Friday, 2 December 2011

Month in Review: November 2011

Another lazy month, reading and blogging-wise.  I have been doing some of my own writing - though not taking part in NaNo for the first time since 2009 - and this is taking priority over reading.  And then I bought a couple of new games and lost some time to those (Assassin's Creed: Revelations and Lego Harry Potter Years 5-7, both very good and very timesuck-y). 

I also don't think my reading is going to go up in December, but I do plan to do a lot of Year in Review style posts on the blog, covering things I've read this year and challenges I've completed.

Books Read in November 2011
134. The Lantern Bearers - Rosemary Sutcliff
135. The Missing - Lisa McMann
136. Real Live Boyfriends - E. Lockhart
137. Percy Jackson and the Lightning Thief - Rick Riordan
138. Dead Girls' Dance - Rachel Caine
139. Frontier Wolf - Rosemary Sutcliff
140. Beauty - Robin McKinley
141. The Iron King - Julie Kagawa
142. Love and Other Four Letter Words - Carolyn Mackler
143. Heart of Darkness - Joseph Conrad
144. The Mark of the Horse Lord - Rosemary Sutcliff

Total Books Read = 11
Total Pages Read = 2924
Average Book Length = 266

Owned Books = 2
Library Books = 8
Bought After Borrowing & Reading = 1 (The Iron King)

Most Read Author = Rosemary Sutcliff (3).

Top Ten Books of the Month
01. Real Live Boyfriends
02. The Iron King
03. Percy Jackson and the Lightning Thief
04. The Missing
05. The Lantern Bearers
06. Frontier Wolf
07. Beauty
08. The Mark of the Horse Lord
09. Dead Girls' Dance
10. Love and Other Four Letter Words

Tuesday, 22 November 2011

Rereadathon: End Result

Oh, look at that, no extra posts over the weekend and this is going up Tuesday not Monday.  And I only reread two books over the weekend because I was sucked into the world of Lego Harry Potter, trying to find any character who could do dark magic (oh, Bellatrix, that was possibly the first time I've ever been happy to see, thank you for hovering over Hagrid's hut like that).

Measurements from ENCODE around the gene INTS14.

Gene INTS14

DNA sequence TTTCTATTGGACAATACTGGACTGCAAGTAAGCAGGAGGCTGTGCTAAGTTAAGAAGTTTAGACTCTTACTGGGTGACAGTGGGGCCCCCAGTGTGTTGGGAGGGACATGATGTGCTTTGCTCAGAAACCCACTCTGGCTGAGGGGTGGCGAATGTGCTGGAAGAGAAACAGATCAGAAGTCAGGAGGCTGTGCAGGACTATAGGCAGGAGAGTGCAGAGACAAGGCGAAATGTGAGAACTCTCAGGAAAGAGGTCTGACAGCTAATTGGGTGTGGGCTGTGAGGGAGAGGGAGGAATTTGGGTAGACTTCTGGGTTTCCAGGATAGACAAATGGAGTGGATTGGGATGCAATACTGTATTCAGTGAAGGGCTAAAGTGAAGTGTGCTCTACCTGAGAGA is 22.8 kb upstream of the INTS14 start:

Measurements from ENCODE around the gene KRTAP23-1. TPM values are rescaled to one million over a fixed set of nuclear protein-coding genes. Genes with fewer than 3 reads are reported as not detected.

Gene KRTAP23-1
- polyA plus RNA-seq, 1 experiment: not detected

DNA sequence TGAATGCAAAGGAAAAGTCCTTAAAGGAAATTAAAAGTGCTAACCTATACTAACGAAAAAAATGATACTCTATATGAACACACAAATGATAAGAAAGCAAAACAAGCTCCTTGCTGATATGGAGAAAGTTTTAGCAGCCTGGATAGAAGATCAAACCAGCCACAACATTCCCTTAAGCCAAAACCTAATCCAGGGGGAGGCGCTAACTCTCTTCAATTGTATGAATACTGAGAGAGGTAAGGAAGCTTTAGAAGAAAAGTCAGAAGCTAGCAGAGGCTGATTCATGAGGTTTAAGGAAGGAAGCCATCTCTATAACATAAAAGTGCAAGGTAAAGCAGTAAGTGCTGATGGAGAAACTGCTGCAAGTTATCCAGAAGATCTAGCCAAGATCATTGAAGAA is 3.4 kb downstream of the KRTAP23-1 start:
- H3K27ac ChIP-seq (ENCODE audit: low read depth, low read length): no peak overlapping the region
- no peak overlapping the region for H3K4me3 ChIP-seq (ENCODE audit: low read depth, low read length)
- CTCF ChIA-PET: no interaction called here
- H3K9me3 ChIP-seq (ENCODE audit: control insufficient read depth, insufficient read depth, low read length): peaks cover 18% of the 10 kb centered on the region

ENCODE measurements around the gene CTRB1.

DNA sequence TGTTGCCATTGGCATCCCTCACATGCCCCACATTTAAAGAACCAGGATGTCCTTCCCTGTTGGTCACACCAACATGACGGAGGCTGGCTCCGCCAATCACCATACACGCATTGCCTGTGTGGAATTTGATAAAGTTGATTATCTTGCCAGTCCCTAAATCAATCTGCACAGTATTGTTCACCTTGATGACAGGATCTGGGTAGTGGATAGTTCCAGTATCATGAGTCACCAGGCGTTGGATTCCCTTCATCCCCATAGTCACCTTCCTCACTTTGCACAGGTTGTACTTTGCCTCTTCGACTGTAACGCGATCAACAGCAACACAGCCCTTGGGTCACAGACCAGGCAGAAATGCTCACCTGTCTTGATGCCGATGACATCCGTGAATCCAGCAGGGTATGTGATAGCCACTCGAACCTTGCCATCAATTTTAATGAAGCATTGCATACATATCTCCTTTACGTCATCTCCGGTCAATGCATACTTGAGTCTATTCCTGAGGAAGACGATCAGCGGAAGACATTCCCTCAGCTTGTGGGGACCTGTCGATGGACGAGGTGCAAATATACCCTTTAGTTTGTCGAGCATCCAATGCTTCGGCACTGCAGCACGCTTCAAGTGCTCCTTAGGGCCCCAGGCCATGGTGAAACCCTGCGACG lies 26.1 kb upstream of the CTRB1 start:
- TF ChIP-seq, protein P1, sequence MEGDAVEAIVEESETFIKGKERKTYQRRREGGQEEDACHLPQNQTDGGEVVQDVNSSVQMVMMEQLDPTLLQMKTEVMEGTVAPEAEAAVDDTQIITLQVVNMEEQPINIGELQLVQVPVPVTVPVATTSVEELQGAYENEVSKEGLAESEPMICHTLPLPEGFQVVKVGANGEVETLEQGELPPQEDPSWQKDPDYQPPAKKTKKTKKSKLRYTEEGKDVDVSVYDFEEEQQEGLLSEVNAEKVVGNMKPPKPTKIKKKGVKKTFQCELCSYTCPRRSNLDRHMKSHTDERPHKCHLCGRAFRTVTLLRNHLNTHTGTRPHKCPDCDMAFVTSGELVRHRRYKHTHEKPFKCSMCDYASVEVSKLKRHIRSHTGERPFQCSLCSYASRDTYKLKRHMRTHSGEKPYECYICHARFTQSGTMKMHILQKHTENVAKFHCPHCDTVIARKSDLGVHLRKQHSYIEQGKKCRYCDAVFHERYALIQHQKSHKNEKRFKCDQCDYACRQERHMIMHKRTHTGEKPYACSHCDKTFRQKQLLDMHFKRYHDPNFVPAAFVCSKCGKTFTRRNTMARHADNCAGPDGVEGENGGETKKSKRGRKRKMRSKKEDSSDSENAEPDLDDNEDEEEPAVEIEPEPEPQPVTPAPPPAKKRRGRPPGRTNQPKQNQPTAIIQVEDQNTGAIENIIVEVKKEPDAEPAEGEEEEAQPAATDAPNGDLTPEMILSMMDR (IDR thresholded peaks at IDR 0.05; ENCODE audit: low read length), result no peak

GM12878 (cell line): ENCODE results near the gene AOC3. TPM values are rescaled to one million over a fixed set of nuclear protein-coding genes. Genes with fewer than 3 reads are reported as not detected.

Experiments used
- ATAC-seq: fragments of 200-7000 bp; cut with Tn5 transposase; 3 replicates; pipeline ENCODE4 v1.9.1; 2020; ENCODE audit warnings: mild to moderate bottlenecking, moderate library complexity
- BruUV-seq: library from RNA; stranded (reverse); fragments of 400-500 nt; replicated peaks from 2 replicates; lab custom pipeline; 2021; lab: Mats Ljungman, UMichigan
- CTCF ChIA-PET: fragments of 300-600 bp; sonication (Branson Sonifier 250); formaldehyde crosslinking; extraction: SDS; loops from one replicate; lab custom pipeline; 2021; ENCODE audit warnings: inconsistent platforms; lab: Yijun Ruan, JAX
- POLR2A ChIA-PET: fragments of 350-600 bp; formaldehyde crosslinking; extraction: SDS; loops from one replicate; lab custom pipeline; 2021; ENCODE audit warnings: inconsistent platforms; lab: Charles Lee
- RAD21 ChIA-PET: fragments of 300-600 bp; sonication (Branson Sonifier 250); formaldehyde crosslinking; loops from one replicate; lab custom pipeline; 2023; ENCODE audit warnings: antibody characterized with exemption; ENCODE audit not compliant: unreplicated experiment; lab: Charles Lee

Anyway, the books read were...Nick and Norah's Infinite Playlist and Paper Towns.  So, the first two on my list.  The others on there are, however, still books I very much want to reread (and review) so that will happen soon, I hope.

The Rereadathon was hosted by The Perpeutal Page Turner, who put up some questions over the weekend which I missed owing to time zone differences and lack of internet, but here are my answers now:

Friday/1. What books are you planning on rereading?  Why did you pick those?

I have a list of the books I was planning to reread on my masterpost, and the main reason for picking all of those was: I love them.  And I haven't read some of them for a while (Harry Potter, how have I gone so long without touching those books?).  Those I have reread recently I've skimmed/skipped to my favourite bits - or skipped over bits I find boring.  The plan was to revisit and re-evaluate a lot of my favourites, which didn't really happen.  Still, all those books on that list: I love and recommend.